Private Equity Fund Operations

Evaluation Document | 1 July 2008

This evaluation aims to identify how private equity funds operations could contribute better to private sector development.

ADB first invested in private equity funds (PEFs) in 1983 primarily to promote small and medium enterprises in developing countries. Between then and 31 December 2007, approved investments in PEFs totaled 75, with a combined value of $900 million. Such investments are now a core activity of ADB's Private Sector Operations Department: as at 31 December 2007, it had 40 active funds with a total value of $676.4 million.

Building on work done in 2002, OED conducted this special evaluation study to identify how PEF operations could contribute better to private sector development, focusing on investments administered by the Private Sector Operations Department in ADB's developing member countries. The evaluation covers from the commencement of ADB's PEF operations in 1983 to 31 December 2007. The investment portfolio was evaluated in terms of

  • development impacts and outcomes
  • ADB investment profitability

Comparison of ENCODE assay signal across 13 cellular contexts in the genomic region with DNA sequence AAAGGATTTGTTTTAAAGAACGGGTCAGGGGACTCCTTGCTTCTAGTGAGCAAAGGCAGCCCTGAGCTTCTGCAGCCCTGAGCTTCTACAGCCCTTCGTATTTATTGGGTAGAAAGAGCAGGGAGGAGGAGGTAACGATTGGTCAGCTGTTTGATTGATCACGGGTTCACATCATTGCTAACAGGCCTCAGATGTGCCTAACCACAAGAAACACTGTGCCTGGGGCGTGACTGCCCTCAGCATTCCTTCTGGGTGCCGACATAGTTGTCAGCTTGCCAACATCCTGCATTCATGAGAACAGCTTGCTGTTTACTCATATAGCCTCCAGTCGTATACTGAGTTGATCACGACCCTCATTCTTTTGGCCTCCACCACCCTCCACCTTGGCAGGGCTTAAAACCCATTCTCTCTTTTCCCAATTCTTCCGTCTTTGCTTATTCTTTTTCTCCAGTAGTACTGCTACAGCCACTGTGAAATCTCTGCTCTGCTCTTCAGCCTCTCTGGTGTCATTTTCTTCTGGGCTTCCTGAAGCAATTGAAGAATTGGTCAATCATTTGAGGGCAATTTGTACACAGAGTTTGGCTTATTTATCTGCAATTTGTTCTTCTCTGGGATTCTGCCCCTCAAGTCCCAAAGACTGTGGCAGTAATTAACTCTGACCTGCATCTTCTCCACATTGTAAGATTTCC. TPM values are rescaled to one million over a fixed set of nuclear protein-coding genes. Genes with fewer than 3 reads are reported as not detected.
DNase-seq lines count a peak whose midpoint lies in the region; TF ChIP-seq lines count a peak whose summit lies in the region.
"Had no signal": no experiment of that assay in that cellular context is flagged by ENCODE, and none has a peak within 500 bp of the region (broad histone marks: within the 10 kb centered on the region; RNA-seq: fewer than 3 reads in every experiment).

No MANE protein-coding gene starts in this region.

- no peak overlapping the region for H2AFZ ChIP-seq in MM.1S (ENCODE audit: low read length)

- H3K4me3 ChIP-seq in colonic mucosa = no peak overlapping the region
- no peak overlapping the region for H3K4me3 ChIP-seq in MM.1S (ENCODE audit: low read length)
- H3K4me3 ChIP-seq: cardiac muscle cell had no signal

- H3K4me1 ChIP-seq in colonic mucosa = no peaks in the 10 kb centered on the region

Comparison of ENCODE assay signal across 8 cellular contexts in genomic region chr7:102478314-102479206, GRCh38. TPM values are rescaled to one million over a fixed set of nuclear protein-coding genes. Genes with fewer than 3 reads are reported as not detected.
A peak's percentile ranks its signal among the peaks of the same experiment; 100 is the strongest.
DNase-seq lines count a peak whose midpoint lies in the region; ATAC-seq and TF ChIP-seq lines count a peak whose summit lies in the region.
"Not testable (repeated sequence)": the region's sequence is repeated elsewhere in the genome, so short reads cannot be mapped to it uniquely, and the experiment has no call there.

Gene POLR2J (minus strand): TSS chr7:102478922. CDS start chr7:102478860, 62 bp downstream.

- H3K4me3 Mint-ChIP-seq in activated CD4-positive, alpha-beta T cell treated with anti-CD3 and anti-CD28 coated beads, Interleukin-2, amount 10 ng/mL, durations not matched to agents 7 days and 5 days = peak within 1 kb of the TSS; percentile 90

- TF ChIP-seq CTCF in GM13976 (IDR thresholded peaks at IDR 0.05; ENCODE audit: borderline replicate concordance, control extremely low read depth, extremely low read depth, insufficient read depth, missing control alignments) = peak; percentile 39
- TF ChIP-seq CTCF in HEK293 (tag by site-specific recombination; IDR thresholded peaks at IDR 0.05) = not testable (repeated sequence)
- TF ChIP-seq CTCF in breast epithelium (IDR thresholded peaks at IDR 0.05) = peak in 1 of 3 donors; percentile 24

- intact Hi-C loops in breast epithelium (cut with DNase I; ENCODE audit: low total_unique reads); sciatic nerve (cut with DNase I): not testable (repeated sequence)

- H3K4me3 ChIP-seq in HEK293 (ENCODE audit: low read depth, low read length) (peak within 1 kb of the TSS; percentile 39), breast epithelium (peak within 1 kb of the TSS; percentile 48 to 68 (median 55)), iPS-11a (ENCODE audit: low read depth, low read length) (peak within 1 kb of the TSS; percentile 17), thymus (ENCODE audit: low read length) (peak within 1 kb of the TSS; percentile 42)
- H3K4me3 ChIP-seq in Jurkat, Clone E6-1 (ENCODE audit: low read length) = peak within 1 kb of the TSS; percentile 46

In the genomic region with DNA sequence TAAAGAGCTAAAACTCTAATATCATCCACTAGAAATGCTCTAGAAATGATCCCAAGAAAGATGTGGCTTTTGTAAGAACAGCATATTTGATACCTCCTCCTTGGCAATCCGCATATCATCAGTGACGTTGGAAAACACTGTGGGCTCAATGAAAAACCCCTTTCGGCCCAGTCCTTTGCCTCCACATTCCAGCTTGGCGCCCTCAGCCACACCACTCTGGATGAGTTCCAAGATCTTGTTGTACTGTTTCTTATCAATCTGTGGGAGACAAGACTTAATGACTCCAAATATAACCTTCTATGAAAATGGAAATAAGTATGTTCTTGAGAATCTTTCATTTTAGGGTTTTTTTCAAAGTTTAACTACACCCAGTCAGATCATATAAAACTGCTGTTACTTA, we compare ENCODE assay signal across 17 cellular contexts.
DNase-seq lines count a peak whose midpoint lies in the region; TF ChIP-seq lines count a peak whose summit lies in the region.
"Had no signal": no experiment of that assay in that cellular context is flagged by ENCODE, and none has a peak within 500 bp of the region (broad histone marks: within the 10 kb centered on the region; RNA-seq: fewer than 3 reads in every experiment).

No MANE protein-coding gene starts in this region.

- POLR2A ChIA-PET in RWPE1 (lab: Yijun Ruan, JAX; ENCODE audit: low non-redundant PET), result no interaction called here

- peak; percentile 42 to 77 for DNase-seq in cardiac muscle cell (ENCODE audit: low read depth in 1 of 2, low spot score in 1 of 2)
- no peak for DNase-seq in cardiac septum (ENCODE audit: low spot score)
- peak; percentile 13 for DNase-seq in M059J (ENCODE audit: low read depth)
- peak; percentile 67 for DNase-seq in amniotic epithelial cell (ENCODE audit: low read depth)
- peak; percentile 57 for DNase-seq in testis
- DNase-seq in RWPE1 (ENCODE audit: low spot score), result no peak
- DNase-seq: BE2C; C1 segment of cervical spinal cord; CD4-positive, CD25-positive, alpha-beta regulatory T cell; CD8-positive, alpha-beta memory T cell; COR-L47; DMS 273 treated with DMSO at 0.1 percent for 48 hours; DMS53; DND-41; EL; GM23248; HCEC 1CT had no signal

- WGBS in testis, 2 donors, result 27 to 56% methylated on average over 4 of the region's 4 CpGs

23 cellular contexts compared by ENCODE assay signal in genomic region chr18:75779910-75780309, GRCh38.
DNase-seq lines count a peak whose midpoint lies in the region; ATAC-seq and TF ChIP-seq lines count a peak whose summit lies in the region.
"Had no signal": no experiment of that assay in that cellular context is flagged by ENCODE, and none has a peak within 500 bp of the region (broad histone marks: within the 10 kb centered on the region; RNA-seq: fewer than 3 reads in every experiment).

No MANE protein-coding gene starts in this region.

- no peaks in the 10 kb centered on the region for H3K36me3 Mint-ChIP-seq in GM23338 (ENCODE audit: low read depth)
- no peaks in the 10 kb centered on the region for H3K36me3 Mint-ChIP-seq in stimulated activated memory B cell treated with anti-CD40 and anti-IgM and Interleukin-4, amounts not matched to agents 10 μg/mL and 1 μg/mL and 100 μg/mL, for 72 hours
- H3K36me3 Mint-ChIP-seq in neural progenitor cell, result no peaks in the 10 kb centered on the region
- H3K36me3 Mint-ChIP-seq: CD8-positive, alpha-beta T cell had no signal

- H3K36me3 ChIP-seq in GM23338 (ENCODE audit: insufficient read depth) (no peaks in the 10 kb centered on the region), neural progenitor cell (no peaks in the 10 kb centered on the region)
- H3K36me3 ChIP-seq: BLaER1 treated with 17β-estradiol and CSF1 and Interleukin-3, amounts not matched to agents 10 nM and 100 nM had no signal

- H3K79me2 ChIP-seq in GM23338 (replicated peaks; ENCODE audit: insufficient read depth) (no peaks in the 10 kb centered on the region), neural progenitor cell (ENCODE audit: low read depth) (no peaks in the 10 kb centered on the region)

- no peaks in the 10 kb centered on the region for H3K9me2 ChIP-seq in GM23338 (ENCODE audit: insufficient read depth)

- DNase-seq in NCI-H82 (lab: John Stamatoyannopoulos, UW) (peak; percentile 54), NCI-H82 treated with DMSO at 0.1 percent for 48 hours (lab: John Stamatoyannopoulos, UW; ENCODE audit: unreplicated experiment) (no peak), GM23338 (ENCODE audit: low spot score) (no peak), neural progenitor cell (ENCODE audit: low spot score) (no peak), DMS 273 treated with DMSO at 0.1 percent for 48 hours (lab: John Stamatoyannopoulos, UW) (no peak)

• ADB work quality
  • ADB additionality

Summary of assessments

  • Development impacts and outcomes are evaluated in terms of (i) private sector development; (ii) business success; and (iii) environment, social, health, and safety performance. Overall rating for development impacts and outcomes is satisfactory.
  • Private sector development was rated satisfactory due to generally positive beyond-company impacts of mobilizing funds and demonstrating the feasibility of the concept of PEFs in Asia; and evidence of positive direct company outcomes in areas such as strengthening corporate governance, technology transfers, and employment generation.
  • Business success is less evident and rated partly satisfactory. Financial returns generated by ADB PEFs are significantly below comparators. ADB's average annual nominal return (net of management fees) in PEFs for 1986-2005 was 6.9% compared to the industry benchmark averages of 12.6% for Asia, 24.4% for Western Europe, and 20.4% globally (excluding the United States).